Earlier this year, the Biden Administration approved the Willow Project, a huge oil-drilling complex to be built in Alaska on thawing permafrost that may need to be mechanically refrozen before it can be drilled. Not surprisingly, Willow drew opposition—more than five million people, many of them young, signed petitions against the plan, and a million sent letters to the White House—which, the Times noted last month, could become “a wild card factor in next year’s presidential race.”
But the Willow field is not the only major fossil-fuel project in the works. Soon, you may also be hearing a good deal about C.P.2, or Calcasieu Pass 2, an enormous liquefied-natural-gas export terminal that’s been proposed for the Louisiana coast, and which the Biden Administration is likely to approve or reject this fall. The project, the largest of at least twenty L.N.G. terminals proposed by a handful of companies to take gas mostly from the Southwest’s Permian Basin to overseas customers, is a poster child for late-stage petrocapitalism: it would help lock in the planet’s reliance on fossil fuels long past what scientists have identified as the breaking point for the climate system. And it will bring to the fore one of the most crucial—and least-discussed—parts of the climate fight: America’s rapidly increasing exports of oil and gas to the rest of the world. To give an idea of how big the battle at C.P.2 could turn out to be: according to the veteran energy analyst Jeremy Symons, the greenhouse-gas emissions associated with it would be twenty times larger than those from the oil drilling at Willow.
The Calcasieu Ship Channel is a sixty-eight-mile-long waterway, dating to the eighteen-seventies, which the Army Corps of Engineers subsequently dredged to provide deep-water access from the Gulf of Mexico thirty miles north, to the city of Lake Charles—now the twelfth-largest port in the United States. The channel is strategically situated not just because ships can easily reach it from the Gulf of Mexico but because pipelines can easily reach it from the Permian Basin. Venture Global, a Virginia-based company bidding to become the country’s leading natural-gas exporter, has already built one big L.N.G. terminal, Calcasieu Pass 1, known as C.P.1, on the channel, in Cameron Parish, and is building another in Plaquemines Parish, twenty miles south of New Orleans, where the Gulf meets the Mississippi. Now Venture Global has applied for permits to build C.P.2, a larger facility adjacent to C.P.1, which would allow the export of twenty million metric tons of L.N.G. annually. Seven terminals are already up and running in that stretch of the Louisiana coast and in neighboring parts of Texas, such as Port Arthur.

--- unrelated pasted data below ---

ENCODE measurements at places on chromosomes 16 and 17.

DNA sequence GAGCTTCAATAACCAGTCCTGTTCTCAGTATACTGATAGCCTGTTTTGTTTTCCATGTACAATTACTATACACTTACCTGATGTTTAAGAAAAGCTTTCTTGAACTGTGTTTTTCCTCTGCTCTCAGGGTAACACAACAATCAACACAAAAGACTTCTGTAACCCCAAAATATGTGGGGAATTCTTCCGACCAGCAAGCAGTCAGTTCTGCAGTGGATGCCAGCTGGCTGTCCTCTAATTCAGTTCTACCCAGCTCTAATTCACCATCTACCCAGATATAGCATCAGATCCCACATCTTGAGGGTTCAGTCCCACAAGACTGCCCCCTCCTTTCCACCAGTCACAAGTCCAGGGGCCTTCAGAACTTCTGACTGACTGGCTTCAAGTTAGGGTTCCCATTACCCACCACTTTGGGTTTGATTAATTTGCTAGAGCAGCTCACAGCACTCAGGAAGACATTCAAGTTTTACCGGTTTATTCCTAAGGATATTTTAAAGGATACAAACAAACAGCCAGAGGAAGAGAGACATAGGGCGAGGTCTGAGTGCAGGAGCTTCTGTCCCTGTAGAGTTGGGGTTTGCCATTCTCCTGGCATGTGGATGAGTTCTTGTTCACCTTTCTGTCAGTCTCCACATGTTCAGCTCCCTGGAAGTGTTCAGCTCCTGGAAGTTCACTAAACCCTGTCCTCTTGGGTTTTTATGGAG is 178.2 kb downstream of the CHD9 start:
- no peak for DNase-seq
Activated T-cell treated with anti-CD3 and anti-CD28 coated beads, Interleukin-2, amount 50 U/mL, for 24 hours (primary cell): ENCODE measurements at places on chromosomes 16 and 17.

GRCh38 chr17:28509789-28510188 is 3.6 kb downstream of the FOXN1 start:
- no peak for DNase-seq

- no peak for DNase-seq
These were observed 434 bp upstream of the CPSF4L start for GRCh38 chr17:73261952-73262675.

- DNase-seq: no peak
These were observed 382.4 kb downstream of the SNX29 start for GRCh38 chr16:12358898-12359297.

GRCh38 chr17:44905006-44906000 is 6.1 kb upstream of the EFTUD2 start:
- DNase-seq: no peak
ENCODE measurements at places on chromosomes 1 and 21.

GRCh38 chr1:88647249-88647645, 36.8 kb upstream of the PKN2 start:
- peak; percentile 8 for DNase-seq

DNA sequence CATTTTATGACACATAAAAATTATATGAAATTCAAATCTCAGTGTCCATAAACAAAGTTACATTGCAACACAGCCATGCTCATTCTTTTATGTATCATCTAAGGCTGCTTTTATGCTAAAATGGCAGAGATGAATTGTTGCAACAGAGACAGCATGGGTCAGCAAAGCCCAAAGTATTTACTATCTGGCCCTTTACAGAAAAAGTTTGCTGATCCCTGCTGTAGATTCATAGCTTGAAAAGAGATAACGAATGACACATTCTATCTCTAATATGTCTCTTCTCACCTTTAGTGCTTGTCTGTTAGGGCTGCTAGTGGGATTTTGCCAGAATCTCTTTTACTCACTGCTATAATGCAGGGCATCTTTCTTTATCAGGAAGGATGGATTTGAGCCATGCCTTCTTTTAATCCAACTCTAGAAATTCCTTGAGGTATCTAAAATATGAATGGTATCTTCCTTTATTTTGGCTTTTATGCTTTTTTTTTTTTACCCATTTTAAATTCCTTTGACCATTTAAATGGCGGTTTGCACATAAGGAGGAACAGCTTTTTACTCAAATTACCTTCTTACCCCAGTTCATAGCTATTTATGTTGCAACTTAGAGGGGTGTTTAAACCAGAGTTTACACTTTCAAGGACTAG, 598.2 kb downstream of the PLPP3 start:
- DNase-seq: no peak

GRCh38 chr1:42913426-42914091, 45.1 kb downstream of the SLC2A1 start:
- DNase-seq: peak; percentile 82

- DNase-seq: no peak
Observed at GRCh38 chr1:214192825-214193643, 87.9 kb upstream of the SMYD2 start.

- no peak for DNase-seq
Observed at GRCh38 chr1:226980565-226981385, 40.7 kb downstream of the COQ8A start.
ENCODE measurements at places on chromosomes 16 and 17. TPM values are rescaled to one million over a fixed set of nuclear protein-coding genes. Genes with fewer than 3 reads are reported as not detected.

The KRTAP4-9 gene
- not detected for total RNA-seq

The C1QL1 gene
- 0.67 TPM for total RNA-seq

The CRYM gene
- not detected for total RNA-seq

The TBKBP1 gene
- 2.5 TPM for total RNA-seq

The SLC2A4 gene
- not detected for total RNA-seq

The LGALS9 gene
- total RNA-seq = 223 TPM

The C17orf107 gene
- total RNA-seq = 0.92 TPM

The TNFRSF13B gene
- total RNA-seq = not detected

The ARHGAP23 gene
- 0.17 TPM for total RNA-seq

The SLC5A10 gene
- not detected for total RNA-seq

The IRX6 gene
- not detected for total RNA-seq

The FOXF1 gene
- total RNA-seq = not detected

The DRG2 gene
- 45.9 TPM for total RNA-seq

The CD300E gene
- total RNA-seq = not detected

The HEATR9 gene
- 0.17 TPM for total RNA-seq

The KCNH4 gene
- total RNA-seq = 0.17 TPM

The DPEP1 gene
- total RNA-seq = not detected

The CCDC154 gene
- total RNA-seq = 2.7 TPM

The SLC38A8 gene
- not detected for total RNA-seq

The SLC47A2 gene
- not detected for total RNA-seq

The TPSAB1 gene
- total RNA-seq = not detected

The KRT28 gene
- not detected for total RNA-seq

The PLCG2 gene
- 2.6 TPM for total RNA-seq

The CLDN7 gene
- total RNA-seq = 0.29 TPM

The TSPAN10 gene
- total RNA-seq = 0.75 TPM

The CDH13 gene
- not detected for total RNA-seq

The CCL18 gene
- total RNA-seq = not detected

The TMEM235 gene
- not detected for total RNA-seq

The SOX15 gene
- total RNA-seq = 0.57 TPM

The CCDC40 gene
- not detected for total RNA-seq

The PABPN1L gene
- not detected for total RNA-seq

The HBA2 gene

It’s the greatest L.N.G. boom in history, a feat that is all the more remarkable given that U.S. oil-and-gas exports were essentially nil before 2016, when, just days after the Paris climate negotiations ended, congressional Democrats agreed to end the forty-year ban on selling American oil abroad in exchange for extending solar- and wind-energy-industry tax credits in an omnibus spending bill. The first large-scale L.N.G. exports began in 2016; Vladimir Putin provided a rationale for backing increased exports when he launched his attack on Ukraine in 2022 and turned down the gas tap for Europe. The U.S. and others met the challenge, exporting fifty-six billion cubic metres to the European Union last year; the Biden Administration has promised another fifty billion this winter. Projects like C.P.2, though, won’t be done for at least three years, by which time the geopolitical reasoning will presumably have faded, but the infrastructure will linger for decades. The U.S. has now surpassed Russia and Qatar to become the single largest exporter of L.N.G. in the world. [Continue reading…]